Keeping Up with Instagram Algorithm in 2020

Bask in the power and glory of the almighty and powerful Instagram Algorithm!

Let’s face it, we’ll never figure out the constant pattern and consistency of the almighty Instagram Algorithm (almost as powerful as YouTube Algorithm itself), since they use machine-learning for their system, all of which are improved by and rely on data.

So, really, how is Algorithm from 2019 to 2020? The more often we engage with a content or a content creator, then their content will appear in our uppermost feed. Instagram don’t universally favour photos over videos. Your feed is always customized for you, so it depends on how we each use our Instagram. If we’re watching a lot of those dance TikTok-like videos, we’re definitely going to get more of those videos in our feed. There was a ‘trick’ circulating around that liking or commenting on a post in the first 30 minutes would raise our post in the rank feed. Now, this can totally be a true/valid thing of course, but it’s all very short-term benefit, why? Because when the machine learning system knows and figures out that someone is trying to game the system, it would then presume “Wow, a new pattern. I have to improvise my Algorithm” so it’s not easily tricked anymore.

So then, what changed? Why is the Instagram Algorithm no longer time-based? Everyday lots of people post videos and photos on Instagram, and, well, obviously not all of them will get in our feed, right? Imagine having to see everything posted in the last 5 minutes and it’s just a barrage of body slimming vitamins or random pictures of people reposted all over everywhere. That’s why Instagram decided to make a ‘recommendation engine’ which tackles the ginormous amount of videos and photos uploaded every second. And to make sure this ‘recommendation engine’ works and flows smoothly, Instagram has to break apart the domains from each user with using IGQL, a.k.a. Instagram Graph Query Language. And from this IGQL, Instagram catalogues user data habit, whether it’s in the short-term or the long term.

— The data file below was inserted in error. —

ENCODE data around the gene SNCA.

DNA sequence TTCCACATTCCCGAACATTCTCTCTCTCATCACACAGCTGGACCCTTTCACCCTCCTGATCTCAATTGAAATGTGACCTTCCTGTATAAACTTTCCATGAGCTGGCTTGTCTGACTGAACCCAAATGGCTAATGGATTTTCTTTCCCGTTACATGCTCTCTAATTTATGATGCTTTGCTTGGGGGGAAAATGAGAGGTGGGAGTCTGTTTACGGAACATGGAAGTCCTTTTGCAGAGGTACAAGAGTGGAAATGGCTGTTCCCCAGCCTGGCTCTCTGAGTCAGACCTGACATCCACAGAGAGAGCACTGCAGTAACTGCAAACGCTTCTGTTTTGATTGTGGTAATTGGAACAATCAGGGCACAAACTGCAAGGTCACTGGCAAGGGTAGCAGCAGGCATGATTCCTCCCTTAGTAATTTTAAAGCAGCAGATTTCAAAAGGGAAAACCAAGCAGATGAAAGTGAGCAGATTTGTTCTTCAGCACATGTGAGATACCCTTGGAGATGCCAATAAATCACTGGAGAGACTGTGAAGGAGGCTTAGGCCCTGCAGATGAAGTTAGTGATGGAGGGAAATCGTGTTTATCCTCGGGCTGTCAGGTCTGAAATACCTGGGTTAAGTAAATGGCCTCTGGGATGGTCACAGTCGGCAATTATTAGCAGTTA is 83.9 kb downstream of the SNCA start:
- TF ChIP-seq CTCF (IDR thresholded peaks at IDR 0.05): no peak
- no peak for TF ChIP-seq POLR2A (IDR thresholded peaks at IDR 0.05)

And this is just one of many examples of how the machine learning ALGORITHM gives you the feed.

But how exactly do they break apart the domains, or their posts from each user? Well, using this term called ‘Candidate Generation’, Instagram will use the users who’ve been interacting with each other before (liking each other’s posts, DM-ing each other, saving each other’s posts) so these users will know each other’s interest, despite not even really having that same interest for the both of them there. Then these users will be the ‘seed’, or samples to help other users find their interests. This of course doesn’t mean that they share an interest that fits with the Community Guidelines, which poses a problem with Instagram, which is why Instagram make their own system, known as, you guessed it, ‘Ranking Candidates’!

In ranking candidates, there are 3 process:

1. First stage, or more colloquially known as distillation model (think of it like going down through the pipeline tubes, like, literally), where Instagram picks 500 relevant posts from millions of ‘Candidates’, and then pick the highest-quality 150 posts from the 500.